A range of rhetorical devices have been used to simplify the complexities associated with the governance of online platforms. This includes “constitutional metaphors”: metaphorical allusions to traditional political concepts such as statehood, democracy, and constitutionalism. Here, we empirically trace the ascent of a powerful constitutional metaphor currently employed in the news media discourse on platform governance: characterizations of Facebook’s Oversight Board (OB) as a “supreme court.”
I have a new paper published open access in New Media and Society with Philipp Darius, Dominiquo Santistevan and Moritz Schramm, about Facebook’s “Oversight Board” and the depiction of it as a “Supreme Court”.
Trump’s transition from mainstream platform user to putative platform operator marks a watershed moment in the politics of platform governance. The launch of “Truth Social” brings to light a frequently underrated aspect of platform governance: how platform operators govern not only their own users, but also other platforms.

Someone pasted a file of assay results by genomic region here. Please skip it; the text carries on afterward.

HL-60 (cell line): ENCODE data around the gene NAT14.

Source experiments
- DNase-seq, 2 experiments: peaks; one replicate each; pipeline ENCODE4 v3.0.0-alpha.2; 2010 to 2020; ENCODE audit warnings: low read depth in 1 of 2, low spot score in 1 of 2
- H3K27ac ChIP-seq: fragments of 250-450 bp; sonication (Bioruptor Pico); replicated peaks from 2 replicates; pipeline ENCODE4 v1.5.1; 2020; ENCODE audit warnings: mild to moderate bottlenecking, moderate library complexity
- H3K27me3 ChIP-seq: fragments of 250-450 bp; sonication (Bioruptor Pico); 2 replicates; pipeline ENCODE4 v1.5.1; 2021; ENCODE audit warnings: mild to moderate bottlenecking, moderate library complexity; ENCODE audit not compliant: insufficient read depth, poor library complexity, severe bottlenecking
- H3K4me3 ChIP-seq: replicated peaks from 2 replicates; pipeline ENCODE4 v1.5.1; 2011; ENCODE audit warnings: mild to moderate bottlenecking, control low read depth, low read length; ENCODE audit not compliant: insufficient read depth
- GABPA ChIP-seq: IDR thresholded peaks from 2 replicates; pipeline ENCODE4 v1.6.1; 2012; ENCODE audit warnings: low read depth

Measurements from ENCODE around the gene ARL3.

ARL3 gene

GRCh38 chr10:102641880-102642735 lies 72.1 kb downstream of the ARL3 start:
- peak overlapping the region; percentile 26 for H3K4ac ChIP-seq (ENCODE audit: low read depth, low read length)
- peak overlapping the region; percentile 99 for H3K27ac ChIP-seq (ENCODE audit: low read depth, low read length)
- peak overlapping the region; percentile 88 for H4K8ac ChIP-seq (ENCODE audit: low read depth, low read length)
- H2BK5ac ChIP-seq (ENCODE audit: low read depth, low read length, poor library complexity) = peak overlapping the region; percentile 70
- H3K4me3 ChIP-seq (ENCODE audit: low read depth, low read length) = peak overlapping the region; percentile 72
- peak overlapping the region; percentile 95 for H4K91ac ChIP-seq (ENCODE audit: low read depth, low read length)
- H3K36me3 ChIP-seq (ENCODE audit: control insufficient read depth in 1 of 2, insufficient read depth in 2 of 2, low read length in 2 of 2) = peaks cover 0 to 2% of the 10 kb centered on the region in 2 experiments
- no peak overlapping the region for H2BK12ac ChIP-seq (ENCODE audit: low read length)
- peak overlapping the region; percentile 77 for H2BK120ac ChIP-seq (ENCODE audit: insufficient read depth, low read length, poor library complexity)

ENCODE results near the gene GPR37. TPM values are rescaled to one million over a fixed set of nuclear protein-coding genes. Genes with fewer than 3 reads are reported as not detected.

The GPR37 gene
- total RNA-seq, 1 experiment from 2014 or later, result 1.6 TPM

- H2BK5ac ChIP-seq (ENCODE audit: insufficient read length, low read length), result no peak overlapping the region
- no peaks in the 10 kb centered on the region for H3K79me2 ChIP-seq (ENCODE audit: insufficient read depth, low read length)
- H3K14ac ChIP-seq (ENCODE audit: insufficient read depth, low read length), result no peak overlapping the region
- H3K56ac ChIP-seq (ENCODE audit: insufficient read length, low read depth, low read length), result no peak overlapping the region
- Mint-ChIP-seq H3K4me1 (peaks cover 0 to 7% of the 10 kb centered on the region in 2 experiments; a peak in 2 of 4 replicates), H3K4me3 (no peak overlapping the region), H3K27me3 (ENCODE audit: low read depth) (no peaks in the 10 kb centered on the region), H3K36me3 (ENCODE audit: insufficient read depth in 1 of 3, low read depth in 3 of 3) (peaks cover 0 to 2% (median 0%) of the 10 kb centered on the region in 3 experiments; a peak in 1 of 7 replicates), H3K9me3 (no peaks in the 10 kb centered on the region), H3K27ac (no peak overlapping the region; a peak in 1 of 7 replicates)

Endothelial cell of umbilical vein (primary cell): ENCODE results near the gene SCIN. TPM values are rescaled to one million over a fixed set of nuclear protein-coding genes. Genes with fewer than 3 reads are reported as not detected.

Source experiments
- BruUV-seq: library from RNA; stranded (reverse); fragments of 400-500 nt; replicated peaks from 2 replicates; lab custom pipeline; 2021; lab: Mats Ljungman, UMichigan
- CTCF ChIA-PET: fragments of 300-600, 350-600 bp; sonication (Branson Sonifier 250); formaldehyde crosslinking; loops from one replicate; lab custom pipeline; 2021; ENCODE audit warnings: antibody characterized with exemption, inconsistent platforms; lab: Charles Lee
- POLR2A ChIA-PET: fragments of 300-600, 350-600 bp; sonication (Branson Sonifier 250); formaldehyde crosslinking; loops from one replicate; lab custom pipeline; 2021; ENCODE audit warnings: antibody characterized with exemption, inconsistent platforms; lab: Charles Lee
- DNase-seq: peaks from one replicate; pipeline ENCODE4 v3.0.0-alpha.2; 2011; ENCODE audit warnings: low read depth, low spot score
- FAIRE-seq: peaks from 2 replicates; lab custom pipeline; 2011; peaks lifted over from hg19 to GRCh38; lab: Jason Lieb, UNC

I have a new blog post at the OII discussing what the launch of Donald Trump’s “Truth Social” app may mean for platform governance going forward.
In our paper, we trace the increasing popularity of constitutional metaphors among private platforms to show how these metaphors obscure rather than elucidate the position of private decision-making bodies in society.
With co-authors Philipp Darius, Dominiquo Santistevan and Moritz Schramm, I presented this paper earlier today at the First Annual Conference of The Platform Governance Research Network.